Master the essentials: Perspective drawing

Some time ago I was scribing live at a series of presentations on the subject of data centers. It was obviously a lot about servers, computers and big spaces. Those things are basically boxes. And you can see this reflected in the drawing. There are boxes in all sizes and positions. Drawing a box in perspective or 3D provides an extra quality, very different from a plain 2D drawing. Consciously choosing the position of the box, so determining if you'll be looking at it from a "frog perspective" or "bird's-eye perspective" (what's in a name) can support your story.

Hard core perspective drawing

When I studied architecture, I had to learn how to draw a box in correct perspective. As a future designer of buildings it was quite important to draw natural-looking buildings. Yep, in those days it was still assumed that it was essential to draw (shame on you, TU Eindhoven for changing this!). So we got a weekly drawing class. The setup was to start with the basics: draw lines. Just lines. Practicing with thicknesses, with types of pens, and forcing yourself to draw long, straight ones. You'd be surprised how many people aren't able to draw straight, clear lines. Instead, fearful of making mistakes, novices fall back on 'petting' the paper, producing short line segments.

 
And an uncertain line can lead to an uncertain drawing...

But the lines were only the prelude to draw in perspective. Perspective drawing was invented in the Renaissance and is a representation of how your eye sees reality. It has a mathematical basis that needs to be understood. Basically, it comes down to constructing a wireframe scene, a bit like what a robot sees the world like in sci-fi movies. In this wire-frame scene, with a 'horizon' and 'vanishing points' you use guides to help you place a box in three dimensional space (that's the part where you need the lines!). 

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Knowing how three dimensional space works helps in drawing a correctly formed cube from every position, and from there you can extend towards other boxy forms, cylinders, cones, spheres, eventually getting down to the really hard core stuff of complex composite shapes. Like, for example, a church. Yep, that's a pretty complex yet everyday object!

3D fear

That's what an architect should be able to. But as a live scriber you actually have to be able to draw EVERYTHING. Buildings, vehicles, furniture, machines... Almost all of these elements are composite forms of multiple boxes. And then there are the other essential geometric forms like cylinders and cones. Do you need to know how to draw these? Hell yes. Think of a castle tower, rocket or teapot.

Because these forms are complex, it can happen that you find yourself loosing time because you don't know how exactly to draw them. Or maybe you'll even give up on 3D drawing and just stick to good old safe 2D. That's a real shame. Because then every drawing you make will look virtually the same, while each conference or break-out session situation you attend is different.

 
Indeed, a meeting about innovation has very different visual themes than one about nature!

meaning and spatial quality

Now, of course it's not necessary or even desirable to draw everything in in perspective. But as noted above, it gives a lot of spacial quality when you do. Is there something looked down upon? Or the opposite? See for example the ice cubes in which a three-point perspective is employed (left). It's like looking from the top down, so you see extra depth. This can mean something. Or look at the man kneeling in adoration in front of the data center (right).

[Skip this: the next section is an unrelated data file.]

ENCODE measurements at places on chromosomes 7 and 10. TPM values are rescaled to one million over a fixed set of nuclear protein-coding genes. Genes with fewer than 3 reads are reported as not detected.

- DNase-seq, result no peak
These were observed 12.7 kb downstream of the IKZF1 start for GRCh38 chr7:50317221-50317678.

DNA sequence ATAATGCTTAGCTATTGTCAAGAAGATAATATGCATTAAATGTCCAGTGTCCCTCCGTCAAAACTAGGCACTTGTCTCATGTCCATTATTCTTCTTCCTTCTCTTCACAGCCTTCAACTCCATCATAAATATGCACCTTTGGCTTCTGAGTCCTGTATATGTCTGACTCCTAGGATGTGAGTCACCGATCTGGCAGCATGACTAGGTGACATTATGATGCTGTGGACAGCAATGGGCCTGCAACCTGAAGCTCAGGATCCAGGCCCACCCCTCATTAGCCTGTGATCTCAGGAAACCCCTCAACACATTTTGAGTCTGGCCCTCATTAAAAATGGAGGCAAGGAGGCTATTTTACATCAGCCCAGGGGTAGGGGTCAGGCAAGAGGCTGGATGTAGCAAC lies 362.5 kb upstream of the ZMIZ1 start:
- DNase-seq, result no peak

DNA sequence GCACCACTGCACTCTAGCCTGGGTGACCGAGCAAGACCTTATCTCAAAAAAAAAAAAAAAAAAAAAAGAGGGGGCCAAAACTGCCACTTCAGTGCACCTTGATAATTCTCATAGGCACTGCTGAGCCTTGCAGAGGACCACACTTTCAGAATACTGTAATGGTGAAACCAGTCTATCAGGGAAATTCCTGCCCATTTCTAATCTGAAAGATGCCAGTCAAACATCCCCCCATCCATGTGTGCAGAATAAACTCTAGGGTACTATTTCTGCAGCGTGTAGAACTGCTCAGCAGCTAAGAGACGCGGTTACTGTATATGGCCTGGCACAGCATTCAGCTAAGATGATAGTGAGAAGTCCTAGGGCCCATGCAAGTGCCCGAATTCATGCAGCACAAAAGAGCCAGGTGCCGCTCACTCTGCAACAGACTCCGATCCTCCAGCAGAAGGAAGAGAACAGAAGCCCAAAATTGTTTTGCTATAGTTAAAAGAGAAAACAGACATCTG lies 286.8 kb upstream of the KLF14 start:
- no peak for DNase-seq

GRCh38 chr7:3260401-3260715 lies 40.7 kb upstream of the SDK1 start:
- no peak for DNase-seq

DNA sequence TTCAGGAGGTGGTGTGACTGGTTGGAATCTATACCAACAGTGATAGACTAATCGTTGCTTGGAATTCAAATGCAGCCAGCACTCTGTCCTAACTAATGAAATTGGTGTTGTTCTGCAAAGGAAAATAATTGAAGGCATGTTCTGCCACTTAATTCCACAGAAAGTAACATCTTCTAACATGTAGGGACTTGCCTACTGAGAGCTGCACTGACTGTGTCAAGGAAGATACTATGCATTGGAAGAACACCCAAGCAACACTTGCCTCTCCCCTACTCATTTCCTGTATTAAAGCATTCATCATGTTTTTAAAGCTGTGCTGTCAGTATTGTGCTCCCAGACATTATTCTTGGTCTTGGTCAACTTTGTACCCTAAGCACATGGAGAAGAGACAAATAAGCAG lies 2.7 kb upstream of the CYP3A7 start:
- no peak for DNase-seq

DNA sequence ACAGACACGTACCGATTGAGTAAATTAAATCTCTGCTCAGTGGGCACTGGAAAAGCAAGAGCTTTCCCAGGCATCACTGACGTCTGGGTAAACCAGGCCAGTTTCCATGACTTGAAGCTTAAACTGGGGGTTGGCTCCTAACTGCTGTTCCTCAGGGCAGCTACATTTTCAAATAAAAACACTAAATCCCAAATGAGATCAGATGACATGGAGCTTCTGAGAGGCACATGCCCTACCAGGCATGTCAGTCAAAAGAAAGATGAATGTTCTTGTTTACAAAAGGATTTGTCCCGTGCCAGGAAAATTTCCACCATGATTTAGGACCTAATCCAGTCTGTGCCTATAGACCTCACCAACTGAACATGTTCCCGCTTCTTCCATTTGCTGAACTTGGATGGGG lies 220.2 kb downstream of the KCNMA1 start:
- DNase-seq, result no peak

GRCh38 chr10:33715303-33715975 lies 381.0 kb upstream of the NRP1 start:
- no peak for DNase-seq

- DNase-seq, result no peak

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But knowing about perspective is of course about more than just being able to draw boxes. It's about bringing spatial quality into your drawings in order to grasp metaphors that matter. In one of my live illustration sessions (a live scribing session with just one other person) the client and I came at a railroad metaphor. Notice how using a birds-eye view helps convey the message about bringing overview to a complicated landscape.

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Nowadays I no longer need guides to check if my perspective is correct. The boxes in the data center drawing just flow naturally from my hand, and even the railway landscape doesn't take up much time. It's not perfect, but it doesn't need to be. Meanwhile I can focus on getting the information from the session organized on the paper, which is already quite a task! 

Learn perspective drawing during the Draw-till-you-drop Bootcamp

Knowing the basics about perspective drawing is simply essential. Period. So one of the things we'll be doing during the Draw-till-you-drop Bootcamp is exaclty that! In a nutshell: 20 hrs long of drawing untill you drop, producing a LOT, but supported by essential (technical) drawing knowledge and many (sometimes even fun) exercises. With up to 10 participants versus only 2 trainers the instruction is personal and intensive. Hélène Aarts, Assistant Professor hand drawing at TU Eindhoven, takes the theoretical part of the Bootcamp into her skilled hands. I, Anabella Meijer, live scribe and cartoonist, will make sure the link with graphic recording & facilitating is felt throughout, AND will make sure that the boring theoretical stuff that you need to know is dished up in a digestible way!

 
The Draw-till-you-drop Bootcamp is, in short, a unique opportunity to take your drawing skills to the next level. Because you want to concentrate on what you do best, and drawing should support that, not cost you more energy. 

Want to learn more? Check out the event. Perhaps we'll welcome you April 8th and 9th in Amsterdam!

That table in perspective is looking very good!

That table in perspective is looking very good!